and finally, let me say it... the real open markets are those in Asia, like India or China....man believe me I went there for a transaction and I could not believe it...they are bulding entire blocks of houses in just one week! That's the place to make business at 100%!!!!

but at the end reality is that LLM is also a great experience of life, and honestly speaking, I can't wait to have again a life like a student!

I hope the above proves to be useful, in any case good luck to all of you!



Well, I agree with some of your arguments: I agree that an LLM is not going to make you a partner at your firm. I agree that NY is "overlawyered". And I agree that you could use your expertise of the Californian market to your advantage in the future, since you could be the main reference to the professionals you get to know there. Indeed, California is a great market, and although you may feel it is far from Europe (when it comes to Europe, NY is still the place to be), you have a big connection with the Asian market. And I agree with you when you say that China or India are the hottest countries nowadays. But I have not figured out from what you say is how you will bridge the gap between where you come from and where you want to go. As josepidal said, there are a lot of Indian-American and Chinese-American JDs who master hindi or mandarin here in the US, and these guys (and the Indian and Chinese LLMs) are the ones who will get the jobs related to India or China in NY, LA or SF. It is not my intention to question your motivations, but I wonder how you plan to achieve your second goal (i.e. be where the business is) by pursuing an LLM in US law in the United States. Your 1st goal (make contacts in a cool market where there will be less Italians) is clear to me.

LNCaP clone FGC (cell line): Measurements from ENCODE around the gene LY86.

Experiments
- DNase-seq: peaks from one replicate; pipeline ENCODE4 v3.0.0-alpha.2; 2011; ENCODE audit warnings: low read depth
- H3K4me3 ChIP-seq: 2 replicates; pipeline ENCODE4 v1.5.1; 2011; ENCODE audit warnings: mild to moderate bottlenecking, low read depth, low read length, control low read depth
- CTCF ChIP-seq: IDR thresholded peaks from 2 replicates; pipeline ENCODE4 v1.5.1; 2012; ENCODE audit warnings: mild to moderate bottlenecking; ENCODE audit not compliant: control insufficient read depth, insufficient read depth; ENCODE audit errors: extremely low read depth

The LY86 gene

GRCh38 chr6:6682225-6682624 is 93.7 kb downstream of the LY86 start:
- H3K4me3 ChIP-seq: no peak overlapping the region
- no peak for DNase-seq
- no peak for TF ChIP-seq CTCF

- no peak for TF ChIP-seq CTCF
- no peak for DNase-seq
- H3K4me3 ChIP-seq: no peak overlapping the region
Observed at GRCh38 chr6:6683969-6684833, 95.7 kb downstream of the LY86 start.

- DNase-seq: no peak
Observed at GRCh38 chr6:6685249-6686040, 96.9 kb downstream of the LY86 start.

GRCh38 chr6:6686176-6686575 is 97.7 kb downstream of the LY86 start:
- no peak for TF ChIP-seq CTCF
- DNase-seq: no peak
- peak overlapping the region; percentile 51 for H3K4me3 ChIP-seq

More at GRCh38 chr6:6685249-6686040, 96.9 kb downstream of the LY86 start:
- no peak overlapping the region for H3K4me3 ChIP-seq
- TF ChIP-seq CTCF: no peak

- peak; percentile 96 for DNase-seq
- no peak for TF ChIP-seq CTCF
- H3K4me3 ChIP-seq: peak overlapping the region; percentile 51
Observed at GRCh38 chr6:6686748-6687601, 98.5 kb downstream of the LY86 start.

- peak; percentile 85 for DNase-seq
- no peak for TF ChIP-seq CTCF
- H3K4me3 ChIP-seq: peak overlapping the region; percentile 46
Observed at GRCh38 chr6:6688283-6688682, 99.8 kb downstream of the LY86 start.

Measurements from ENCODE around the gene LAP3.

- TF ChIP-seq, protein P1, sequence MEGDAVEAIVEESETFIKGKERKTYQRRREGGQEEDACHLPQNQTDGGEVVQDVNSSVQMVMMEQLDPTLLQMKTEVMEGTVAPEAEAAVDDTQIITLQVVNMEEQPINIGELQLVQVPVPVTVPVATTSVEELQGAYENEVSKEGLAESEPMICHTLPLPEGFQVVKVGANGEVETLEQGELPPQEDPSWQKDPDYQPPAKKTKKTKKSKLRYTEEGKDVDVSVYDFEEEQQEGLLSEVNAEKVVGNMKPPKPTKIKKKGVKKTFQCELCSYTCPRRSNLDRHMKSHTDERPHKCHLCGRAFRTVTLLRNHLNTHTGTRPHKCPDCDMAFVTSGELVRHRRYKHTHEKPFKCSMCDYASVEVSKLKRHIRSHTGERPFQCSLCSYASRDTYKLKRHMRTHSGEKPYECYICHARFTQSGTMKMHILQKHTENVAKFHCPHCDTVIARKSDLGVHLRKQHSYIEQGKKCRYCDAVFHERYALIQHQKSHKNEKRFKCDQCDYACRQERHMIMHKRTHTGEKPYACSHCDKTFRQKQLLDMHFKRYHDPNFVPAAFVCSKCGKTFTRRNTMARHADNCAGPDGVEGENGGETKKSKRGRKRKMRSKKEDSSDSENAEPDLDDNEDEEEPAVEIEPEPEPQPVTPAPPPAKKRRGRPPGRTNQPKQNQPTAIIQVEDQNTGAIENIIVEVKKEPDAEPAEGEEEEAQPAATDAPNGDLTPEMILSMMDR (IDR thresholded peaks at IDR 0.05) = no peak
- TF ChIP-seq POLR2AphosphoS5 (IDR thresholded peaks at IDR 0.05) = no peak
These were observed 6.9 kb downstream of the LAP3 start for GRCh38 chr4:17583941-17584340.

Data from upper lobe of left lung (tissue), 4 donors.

<blockquote>Ivan, you are right contacts were important (as they always are) but please consider that my goal was just to stay in the USA a couple of years and then come back to Europe (london or Italy again).

I am not saying that you are wrong, but simply that I think we are all (me and you in particolar) missing something here.